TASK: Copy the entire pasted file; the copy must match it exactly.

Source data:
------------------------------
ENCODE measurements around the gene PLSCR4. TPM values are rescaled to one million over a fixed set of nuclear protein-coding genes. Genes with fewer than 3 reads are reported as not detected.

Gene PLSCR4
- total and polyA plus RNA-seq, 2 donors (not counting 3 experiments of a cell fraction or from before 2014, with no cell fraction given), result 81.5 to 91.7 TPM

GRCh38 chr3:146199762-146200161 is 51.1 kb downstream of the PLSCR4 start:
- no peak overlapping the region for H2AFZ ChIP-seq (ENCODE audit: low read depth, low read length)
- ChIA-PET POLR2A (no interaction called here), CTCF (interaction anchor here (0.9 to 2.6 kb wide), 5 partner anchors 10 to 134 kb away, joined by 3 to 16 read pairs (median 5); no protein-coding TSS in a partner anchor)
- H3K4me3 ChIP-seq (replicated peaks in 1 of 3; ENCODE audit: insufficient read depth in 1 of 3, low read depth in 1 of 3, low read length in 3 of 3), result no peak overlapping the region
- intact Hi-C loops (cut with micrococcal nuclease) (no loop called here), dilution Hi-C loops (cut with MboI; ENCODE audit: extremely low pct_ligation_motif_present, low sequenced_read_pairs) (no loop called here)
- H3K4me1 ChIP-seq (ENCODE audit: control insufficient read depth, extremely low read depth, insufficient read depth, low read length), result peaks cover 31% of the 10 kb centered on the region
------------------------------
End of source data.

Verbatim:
ENCODE measurements around the gene PLSCR4. TPM values are rescaled to one million over a fixed set of nuclear protein-coding genes. Genes with fewer than 3 reads are reported as not detected.

Gene PLSCR4
- total and polyA plus RNA-seq, 2 donors (not counting 3 experiments of a cell fraction or from before 2014, with no cell fraction given), result 81.5 to 91.7 TPM

GRCh38 chr3:146199762-146200161 is 51.1 kb downstream of the PLSCR4 start:
- no peak overlapping the region for H2AFZ ChIP-seq (ENCODE audit: low read depth, low read length)
- ChIA-PET POLR2A (no interaction called here), CTCF (interaction anchor here (0.9 to 2.6 kb wide), 5 partner anchors 10 to 134 kb away, joined by 3 to 16 read pairs (median 5); no protein-coding TSS in a partner anchor)
- H3K4me3 ChIP-seq (replicated peaks in 1 of 3; ENCODE audit: insufficient read depth in 1 of 3, low read depth in 1 of 3, low read length in 3 of 3), result no peak overlapping the region
- intact Hi-C loops (cut with micrococcal nuclease) (no loop called here), dilution Hi-C loops (cut with MboI; ENCODE audit: extremely low pct_ligation_motif_present, low sequenced_read_pairs) (no loop called here)
- H3K4me1 ChIP-seq (ENCODE audit: control insufficient read depth, extremely low read depth, insufficient read depth, low read length), result peaks cover 31% of the 10 kb centered on the region